a sphygmomanometer (blood pressure monitor)

How do you keep your blood pressure under control? Managing blood pressure is an important pillar for maintaining good health and reducing the risk of strokes or heart disease. Regular exercise, a diet high in healthful vegetables and fruits and ways to relax and manage stress can help. But sometimes people need blood pressure medication to get hypertension into bounds. Lisinopril is a popular prescription pill for blood pressure, but what about lisinopril side effects?

ACE Inhibitors for Blood Pressure Control:

Blood pressure pills are perceived as generally safe medications. ACE (angiotensin converting enzyme) inhibitors in particular are considered highly effective with few adverse reactions. We calculate that at least 100 million prescriptions are filled for ACE inhibitors each year. Here is a list of commonly prescribed ACEi drugs:

  • Benazepril (Lotensin)

  • Captopril (Capoten)

  • Enalapril (Vasotec)

  • Fosinopril (Monopril)
  • 
Lisinopril (Prinivil, Zestril)

  • Moexipril (Univasc)

  • Perindopril (Aceon)

  • Quinapril (Accupril)

  • Ramipril (Altace)

  • Trandolapril (Mavik)

We have frequently written about an ACEi cough, which drives many patients crazy because it can keep them awake at night, cause incontinence and make them miserable. However, another reaction worries us even more. It is called angioedema and it can be life threatening. A Turkish patient died from angioedema triggered by lisinopril despite emergency treatment (Iranian Journal of Allergy, Asthma, and Immunology, Dec., 2015).

We received the following message from a visitor to this website.

“One night after taking lisinopril my lips began to swell as if I had a fever blister. Within two hours my face was extremely swollen and my throat began to feel like it was closing off my air passage. I went to the hospital and spent the night in the emergency room with an IV and other meds.

“The doctors identified that I had a reaction from the lisinopril. I still had some swelling a full 24 hours after the incident. I was told that I was lucky and that they were close to doing a tracheotomy.

“I had taken lisinopril for four years before the reaction. I would strongly advise alternative medications other than lisinopril, and recommend anyone who has been taking this for any length of time have a discussion with their physician.

“The final advice I have is that if you have a reaction seek medical attention immediately.” Gary

Angioedema and Other Lisinopril Side Effects:

Angioedema is a somewhat mysterious reaction to ACE inhibitor blood pressure pills. It can happen within the first few days or weeks of starting treatment, or, as in Gary’s case, show up after years of taking the medication. There is no way to predict what will trigger such a hazardous reaction. When it happens, however, it requires emergency medical attention. If your airways close, breathing becomes impossible. That is why they were considering an emergency tracheotomy in Gary’s case.

Angioedema doesn’t always affect the face, tongue and neck, though. We have heard from other visitors that ACE inhibitors can affect the belly. Here is one poignant story:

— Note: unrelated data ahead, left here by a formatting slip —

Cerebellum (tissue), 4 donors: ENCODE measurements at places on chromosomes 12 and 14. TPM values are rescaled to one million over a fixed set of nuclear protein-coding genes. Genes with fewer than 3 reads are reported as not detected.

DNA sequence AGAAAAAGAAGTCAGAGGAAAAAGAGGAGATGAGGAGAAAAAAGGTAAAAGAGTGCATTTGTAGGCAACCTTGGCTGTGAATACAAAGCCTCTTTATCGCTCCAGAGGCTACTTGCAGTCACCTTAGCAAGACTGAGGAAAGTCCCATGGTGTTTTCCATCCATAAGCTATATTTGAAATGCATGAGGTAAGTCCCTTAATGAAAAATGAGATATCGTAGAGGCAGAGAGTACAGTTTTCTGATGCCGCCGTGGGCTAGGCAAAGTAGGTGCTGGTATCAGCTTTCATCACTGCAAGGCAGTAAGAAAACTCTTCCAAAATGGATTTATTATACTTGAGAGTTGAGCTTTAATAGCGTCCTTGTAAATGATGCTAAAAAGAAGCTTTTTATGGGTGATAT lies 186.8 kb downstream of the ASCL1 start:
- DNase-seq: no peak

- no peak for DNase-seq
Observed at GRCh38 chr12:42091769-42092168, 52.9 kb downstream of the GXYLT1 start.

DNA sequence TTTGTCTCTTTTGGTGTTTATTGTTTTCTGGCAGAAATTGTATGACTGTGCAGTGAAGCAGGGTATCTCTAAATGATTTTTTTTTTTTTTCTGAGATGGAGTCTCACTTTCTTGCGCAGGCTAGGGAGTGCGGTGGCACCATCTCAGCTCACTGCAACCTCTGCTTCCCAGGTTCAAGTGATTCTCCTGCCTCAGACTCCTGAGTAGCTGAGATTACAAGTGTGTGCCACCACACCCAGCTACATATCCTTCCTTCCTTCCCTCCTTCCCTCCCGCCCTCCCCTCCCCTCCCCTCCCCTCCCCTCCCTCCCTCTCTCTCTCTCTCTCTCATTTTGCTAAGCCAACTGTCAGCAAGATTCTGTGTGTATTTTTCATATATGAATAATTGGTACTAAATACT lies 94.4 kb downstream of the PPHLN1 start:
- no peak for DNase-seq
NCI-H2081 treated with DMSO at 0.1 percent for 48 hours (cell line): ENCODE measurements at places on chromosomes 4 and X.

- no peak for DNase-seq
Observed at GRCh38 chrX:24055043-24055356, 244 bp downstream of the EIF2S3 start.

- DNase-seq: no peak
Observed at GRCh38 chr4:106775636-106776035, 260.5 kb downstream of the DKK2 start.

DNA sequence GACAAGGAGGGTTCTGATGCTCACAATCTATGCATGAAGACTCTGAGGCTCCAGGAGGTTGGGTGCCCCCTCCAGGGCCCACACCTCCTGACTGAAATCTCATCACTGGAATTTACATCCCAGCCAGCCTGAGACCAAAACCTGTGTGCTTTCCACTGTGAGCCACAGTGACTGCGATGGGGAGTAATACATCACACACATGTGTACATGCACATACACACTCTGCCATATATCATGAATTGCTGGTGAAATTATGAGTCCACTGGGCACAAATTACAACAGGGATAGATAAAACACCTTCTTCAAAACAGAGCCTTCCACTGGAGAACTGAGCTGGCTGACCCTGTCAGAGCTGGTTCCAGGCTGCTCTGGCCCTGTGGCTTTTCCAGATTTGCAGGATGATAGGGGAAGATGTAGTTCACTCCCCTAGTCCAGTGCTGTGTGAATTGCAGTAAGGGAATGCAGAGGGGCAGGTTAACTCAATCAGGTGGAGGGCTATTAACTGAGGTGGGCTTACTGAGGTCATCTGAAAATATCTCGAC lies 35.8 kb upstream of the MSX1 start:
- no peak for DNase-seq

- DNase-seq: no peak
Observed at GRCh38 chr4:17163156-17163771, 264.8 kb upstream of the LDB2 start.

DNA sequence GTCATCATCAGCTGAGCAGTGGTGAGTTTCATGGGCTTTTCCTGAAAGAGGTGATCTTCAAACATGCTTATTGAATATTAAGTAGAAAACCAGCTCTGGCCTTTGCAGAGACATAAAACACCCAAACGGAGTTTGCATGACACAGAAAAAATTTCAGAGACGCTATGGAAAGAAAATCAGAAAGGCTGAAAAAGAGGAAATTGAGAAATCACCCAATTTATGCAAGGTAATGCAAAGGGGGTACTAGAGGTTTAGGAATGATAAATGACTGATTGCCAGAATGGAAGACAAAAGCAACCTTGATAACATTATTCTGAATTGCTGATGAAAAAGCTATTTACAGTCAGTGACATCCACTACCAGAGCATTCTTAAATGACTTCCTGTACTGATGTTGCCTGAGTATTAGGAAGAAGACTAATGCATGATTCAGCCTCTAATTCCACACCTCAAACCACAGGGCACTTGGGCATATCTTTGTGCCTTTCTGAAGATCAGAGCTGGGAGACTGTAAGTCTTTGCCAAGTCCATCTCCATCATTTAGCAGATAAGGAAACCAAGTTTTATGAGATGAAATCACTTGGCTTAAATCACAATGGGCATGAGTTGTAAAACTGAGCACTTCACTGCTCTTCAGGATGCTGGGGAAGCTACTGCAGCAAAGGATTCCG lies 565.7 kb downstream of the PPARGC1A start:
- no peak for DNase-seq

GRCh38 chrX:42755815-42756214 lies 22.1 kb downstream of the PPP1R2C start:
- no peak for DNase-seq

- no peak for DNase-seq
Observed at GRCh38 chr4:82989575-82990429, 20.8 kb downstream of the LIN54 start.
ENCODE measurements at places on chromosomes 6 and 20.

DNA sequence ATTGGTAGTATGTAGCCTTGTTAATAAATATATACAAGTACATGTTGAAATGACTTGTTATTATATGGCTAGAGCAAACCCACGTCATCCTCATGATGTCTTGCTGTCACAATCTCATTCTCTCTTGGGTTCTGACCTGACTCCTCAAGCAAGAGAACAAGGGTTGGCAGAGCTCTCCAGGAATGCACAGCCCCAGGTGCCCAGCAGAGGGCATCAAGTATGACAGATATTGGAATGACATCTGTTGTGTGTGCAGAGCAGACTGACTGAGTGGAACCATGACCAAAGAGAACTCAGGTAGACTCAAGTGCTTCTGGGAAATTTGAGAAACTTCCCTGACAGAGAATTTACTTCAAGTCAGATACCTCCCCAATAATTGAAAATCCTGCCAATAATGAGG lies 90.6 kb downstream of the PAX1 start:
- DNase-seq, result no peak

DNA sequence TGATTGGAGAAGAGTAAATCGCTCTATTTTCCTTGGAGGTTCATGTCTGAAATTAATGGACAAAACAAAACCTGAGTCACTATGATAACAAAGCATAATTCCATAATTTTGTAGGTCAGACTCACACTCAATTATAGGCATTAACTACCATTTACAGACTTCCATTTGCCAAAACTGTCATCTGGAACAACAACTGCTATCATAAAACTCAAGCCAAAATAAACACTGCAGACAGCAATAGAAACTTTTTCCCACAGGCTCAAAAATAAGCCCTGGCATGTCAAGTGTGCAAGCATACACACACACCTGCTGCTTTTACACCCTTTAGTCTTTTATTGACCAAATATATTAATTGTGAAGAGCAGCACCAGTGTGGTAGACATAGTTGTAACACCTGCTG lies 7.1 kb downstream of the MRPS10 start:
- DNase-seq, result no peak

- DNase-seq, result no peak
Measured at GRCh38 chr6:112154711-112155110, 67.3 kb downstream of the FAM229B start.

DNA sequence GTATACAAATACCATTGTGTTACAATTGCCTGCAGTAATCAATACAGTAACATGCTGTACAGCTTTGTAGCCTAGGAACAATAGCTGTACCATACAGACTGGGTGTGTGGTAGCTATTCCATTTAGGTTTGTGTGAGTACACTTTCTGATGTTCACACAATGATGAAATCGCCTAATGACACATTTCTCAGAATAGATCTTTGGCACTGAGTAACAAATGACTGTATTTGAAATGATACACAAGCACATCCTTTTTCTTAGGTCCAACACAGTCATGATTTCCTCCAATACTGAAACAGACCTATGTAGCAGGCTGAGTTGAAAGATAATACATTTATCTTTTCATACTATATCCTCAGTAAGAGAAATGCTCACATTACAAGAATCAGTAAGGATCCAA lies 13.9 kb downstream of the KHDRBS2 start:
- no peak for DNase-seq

“I was put on lisinopril for high blood pressure in January. That month I experienced severe stomach cramping and vomiting. I was rolling on the floor in agony. The doctor said it was most likely the flu but started me on two different antibiotics in case it was bacterial.

“A few weeks later I had another attack with severe stomach cramping and vomiting. I went to the ER, where I was given IV pain meds. A CT scan showed small intestine inflammation partially blocking off my bowel. I was sent home but returned the next day with pain that was a 10 on a 10-point scale. The doctor said that all the tests had been done and there was nothing he could do. I was sent home with pain medication.

“A few weeks later I was admitted to the hospital with increased small intestine inflammation and another blockage. I vomited and dry-heaved for 12 hours. I was released four days later with no definitive diagnosis.

“I was told most likely I had Crohn’s disease, but a colonoscopy was negative for Crohn’s. I underwent extensive tests, including endoscopy, and all were negative. None of the doctors made a connection with the drug lisinopril.

“After two months of missing work, three more ER visits and untold suffering, I found several other people who reported similar symptoms connected to lisinopril. I stopped the medication and have not had another attack. If you look on PubMed you can see reports on lisinopril and intestinal angioedema, but doctors don’t think to connect this with lisinopril because it is not listed as a common side effect.” 

Taking ACE Inhibitors for Hypertension:

ACE inhibitors can be very effective medications for many people. As long as you don’t experience an unrelenting cough, breathing difficulties or severe abdominal discomfort, you may be home free. No medicine should ever be stopped without medical supervision.

Here are some other side effects to aware of.

 Lisinopril Side Effects:

  • Dry cough, uncontrollable cough, nausea, vomiting
  • Dizziness, excessively low blood pressure
  • Kidney function changes, BUN & creatinene elevations
  • Headache
  • Digestive distress, diarrhea, abdominal pain